John Wesley, founder of the religious movement known as Methodism, was a very spiritual man. He woke every morning at 4am to read from his Bible and pray for three hours. He was well educated, and he had a heart for service, visiting prisons and orphanages every day. He believed in the power of the Bible and in the teachings of Jesus Christ, and it is Wesley’s interpretation of the gospel which shapes my own theology.
Lately, there have been a number of posts on my articles quoting 1 Timothy 2:12-13:
12 I permit no woman to teach or to have authority over a man; she is to keep silent. 13 For Adam was formed first, then Eve;
Posters have used this verse to argue that I should not be allowed to be a pastor or even speak publicly about Biblical matters. There are many approaches I could take to explain why I do in fact believe that women can be preachers, teachers, prophets, and warriors. For one thing, strong women leaders have been all of those things, even in the Bible.
John Wesley believed there were four sources from which Christians should gather information to make spiritually sound decisions: Scripture, Reason, Experience, and Tradition. As with all approaches to a Christian life, the first place to look for truth is within the the scriptures themselves, but Wesley believed that it was important to use all the gifts God gave us to interpret those scriptures, and that includes our own intelligence.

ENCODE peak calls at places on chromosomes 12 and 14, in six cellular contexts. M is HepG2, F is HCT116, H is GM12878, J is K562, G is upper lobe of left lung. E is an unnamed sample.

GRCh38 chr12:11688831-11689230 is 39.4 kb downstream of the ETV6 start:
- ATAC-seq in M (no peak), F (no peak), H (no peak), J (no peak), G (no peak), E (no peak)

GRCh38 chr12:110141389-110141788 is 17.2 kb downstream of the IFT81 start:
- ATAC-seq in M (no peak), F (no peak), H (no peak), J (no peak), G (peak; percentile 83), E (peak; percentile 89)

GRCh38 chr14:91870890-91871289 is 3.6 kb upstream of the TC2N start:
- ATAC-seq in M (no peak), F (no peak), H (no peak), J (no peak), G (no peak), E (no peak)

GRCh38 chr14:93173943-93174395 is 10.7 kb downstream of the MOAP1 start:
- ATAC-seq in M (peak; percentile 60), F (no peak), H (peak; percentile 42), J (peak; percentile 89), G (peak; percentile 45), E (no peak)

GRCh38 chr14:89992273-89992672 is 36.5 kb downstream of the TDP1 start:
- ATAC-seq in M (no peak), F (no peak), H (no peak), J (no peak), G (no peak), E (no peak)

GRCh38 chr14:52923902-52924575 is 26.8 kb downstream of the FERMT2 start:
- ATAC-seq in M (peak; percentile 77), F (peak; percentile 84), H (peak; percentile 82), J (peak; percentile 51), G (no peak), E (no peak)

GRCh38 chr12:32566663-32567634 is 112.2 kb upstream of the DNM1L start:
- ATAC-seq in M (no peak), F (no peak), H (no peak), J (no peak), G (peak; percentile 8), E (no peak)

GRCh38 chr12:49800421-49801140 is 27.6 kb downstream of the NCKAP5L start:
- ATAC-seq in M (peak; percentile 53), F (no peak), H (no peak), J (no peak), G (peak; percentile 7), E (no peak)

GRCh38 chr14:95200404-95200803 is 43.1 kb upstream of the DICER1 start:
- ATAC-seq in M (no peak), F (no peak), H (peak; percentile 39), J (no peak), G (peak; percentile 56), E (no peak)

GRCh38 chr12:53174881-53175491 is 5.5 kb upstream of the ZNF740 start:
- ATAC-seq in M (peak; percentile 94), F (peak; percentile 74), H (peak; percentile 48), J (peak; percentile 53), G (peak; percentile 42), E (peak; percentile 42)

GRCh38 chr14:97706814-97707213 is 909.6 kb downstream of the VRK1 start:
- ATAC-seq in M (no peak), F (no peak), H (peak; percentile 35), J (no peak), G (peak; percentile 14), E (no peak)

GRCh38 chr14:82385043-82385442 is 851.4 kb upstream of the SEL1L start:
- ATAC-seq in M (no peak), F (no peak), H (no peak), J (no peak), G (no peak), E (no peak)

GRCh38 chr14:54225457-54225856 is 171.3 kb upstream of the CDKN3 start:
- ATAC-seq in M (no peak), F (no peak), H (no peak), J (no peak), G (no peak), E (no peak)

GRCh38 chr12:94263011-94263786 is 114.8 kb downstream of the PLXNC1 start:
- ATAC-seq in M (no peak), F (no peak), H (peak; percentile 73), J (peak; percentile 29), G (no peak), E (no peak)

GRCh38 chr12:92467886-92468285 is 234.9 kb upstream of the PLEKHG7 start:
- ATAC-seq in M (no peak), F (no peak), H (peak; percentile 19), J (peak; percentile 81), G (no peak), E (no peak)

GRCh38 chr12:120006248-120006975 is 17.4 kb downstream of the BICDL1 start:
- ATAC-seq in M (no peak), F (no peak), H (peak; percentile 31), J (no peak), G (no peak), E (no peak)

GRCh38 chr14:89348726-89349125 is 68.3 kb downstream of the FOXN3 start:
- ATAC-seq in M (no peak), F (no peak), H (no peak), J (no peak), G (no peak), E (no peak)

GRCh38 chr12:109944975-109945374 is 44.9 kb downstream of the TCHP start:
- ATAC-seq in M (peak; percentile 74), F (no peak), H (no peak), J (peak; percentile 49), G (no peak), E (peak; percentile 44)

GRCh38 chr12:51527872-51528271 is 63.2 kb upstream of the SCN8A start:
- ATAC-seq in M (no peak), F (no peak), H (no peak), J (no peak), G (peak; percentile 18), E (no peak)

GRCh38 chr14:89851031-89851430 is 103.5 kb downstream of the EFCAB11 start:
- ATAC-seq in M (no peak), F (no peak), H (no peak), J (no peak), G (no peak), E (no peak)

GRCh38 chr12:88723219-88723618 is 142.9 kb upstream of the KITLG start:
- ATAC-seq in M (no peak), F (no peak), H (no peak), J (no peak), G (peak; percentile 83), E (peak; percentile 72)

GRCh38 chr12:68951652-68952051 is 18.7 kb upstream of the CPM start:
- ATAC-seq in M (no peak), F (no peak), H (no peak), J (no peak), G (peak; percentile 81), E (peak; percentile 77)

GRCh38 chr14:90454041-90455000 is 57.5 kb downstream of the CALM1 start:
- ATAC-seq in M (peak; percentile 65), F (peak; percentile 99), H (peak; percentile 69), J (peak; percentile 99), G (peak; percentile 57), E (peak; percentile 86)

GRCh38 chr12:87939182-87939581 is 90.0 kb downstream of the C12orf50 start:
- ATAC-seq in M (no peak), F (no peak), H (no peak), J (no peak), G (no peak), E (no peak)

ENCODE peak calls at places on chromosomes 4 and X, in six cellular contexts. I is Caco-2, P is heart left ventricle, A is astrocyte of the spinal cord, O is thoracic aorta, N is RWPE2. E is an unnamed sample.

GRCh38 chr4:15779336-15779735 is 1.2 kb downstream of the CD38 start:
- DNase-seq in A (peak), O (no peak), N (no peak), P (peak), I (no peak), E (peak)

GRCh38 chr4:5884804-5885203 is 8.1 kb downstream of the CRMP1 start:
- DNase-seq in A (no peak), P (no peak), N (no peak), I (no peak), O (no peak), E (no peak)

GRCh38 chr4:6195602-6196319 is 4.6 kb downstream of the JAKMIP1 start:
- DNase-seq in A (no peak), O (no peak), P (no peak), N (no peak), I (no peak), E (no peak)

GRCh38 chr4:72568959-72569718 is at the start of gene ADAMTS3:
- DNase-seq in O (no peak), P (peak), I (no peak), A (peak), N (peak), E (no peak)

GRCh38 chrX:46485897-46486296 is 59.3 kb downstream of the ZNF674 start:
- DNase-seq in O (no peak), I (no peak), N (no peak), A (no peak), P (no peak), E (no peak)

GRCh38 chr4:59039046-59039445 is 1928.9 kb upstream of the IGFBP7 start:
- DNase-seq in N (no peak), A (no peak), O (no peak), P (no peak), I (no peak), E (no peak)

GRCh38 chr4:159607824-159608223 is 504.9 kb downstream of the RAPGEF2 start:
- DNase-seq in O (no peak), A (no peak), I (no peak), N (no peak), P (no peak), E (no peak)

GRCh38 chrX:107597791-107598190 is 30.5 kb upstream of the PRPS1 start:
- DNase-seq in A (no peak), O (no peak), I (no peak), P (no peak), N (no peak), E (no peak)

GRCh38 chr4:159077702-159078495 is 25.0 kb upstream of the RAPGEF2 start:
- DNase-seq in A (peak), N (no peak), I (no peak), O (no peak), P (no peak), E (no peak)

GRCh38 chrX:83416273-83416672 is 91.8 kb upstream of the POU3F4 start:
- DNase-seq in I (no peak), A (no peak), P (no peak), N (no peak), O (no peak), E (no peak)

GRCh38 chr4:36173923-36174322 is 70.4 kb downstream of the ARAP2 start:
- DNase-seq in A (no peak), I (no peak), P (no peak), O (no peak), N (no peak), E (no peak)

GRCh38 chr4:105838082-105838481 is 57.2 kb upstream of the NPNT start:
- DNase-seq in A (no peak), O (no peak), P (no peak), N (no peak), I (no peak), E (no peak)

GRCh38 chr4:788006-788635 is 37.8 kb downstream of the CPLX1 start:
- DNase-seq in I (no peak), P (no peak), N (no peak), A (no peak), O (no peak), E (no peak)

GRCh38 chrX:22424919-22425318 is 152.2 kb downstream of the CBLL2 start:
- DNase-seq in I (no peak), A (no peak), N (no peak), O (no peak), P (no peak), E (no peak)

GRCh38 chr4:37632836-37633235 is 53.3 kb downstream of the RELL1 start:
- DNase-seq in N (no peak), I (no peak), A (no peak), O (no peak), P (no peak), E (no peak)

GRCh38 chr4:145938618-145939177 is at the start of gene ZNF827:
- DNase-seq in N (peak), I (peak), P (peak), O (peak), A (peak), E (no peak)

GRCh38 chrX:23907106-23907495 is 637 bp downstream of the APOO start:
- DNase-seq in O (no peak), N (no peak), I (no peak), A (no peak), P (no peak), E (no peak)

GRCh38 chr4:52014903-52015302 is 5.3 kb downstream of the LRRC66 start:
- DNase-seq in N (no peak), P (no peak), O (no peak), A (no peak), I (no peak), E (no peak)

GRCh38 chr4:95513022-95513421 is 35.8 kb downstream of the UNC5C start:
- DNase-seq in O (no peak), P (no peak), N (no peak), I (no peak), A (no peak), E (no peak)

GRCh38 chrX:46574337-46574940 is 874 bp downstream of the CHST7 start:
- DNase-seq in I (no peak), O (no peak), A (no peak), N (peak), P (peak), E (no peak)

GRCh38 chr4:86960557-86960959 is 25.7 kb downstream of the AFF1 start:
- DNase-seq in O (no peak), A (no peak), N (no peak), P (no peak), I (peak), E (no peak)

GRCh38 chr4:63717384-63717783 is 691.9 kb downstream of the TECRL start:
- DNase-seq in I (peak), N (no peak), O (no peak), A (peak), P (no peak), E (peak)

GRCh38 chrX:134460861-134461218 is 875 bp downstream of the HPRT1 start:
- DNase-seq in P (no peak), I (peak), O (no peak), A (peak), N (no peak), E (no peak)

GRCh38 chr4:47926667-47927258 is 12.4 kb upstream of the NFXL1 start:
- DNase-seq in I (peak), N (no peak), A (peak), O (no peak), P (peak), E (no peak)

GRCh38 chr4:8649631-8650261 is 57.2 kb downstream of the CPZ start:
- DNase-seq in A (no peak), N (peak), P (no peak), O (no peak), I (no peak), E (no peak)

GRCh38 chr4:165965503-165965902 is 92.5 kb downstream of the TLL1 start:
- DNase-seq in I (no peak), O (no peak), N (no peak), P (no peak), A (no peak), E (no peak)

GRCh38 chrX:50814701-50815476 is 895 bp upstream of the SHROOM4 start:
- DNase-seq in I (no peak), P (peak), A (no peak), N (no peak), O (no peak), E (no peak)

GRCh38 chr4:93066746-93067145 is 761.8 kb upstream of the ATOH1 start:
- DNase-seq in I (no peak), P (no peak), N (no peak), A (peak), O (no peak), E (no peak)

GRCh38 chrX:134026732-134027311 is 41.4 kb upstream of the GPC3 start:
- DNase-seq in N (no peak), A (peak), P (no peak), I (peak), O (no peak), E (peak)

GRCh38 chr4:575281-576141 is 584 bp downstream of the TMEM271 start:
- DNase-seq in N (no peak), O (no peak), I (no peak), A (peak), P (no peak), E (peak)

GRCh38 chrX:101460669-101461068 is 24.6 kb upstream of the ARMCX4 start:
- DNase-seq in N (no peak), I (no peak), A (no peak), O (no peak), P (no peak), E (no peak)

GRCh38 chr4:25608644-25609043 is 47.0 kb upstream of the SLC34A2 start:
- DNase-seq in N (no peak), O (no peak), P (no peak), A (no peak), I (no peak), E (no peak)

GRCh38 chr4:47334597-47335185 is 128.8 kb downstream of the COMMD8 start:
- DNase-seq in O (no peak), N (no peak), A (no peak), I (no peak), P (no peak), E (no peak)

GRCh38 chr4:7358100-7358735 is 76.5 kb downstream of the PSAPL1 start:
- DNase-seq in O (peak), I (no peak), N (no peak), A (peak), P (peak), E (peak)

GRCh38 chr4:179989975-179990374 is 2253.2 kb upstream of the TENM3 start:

For example, many scriptures in the Bible speak of slavery. Even Abraham, the father of Judaism, Christianity, and Islam, had slaves. Paul himself spoke of slaves and their need to submit to their masters. Does this mean that slavery is spiritually sound? It certainly is human tradition to use slavery as a means to control and oppress, and Christians used the Bible to support slavery as late as the 1800s here in the United States. But our experience has shown us that slavery is morally wrong. To treat other human beings as property is cruel and inhumane, and scientific reason has taught us that there is no such thing as race: no group of people is inherently weaker than, or inferior to, another. So even though Paul is accepting of slavery, and we can find that in the Bible, our experience and reason have shown us that Christians can’t condone slavery, and even more importantly, are called to fight against it.
There is historical proof that while Paul may have uttered that sentence about women being quiet, he also worked with, respected, and even ordained women to be leaders in the church. Phoebe was a church deacon, Ammia was a prophet, and since 1 Corinthians 11:5, states “but any woman who prays or prophesies with her head unveiled disgraces her head,” it would seem to indicate that women could be prophets as long as they followed the head covering rule.
The Wesleyan Quadrilateral, as it is called, allows for looking at scripture through the perspective of historical context, language translation, contemporary cultural experience, and just plain common sense. For me, it allows the Bible to be seen as a theological road map, a doctrinal guidebook, rather than a cold weapon, whose main use is for judgment and condemnation. The Wesleyan Quadrilateral is the application of grace to our sacred text, which while being divinely inspired by God, was written down and interpreted by flawed human hands.
So while it is true that a single verse in 1 Timothy seems to indicate that women should not be pastors, it is also true that in the rest of the Bible women are respected leaders and teachers, and early church histories point out the importance of women in leadership positions for the foundation of the early Christian church.
I have been called by God to preach the Gospel, and I am pretty sure God knew I was a woman when he called me.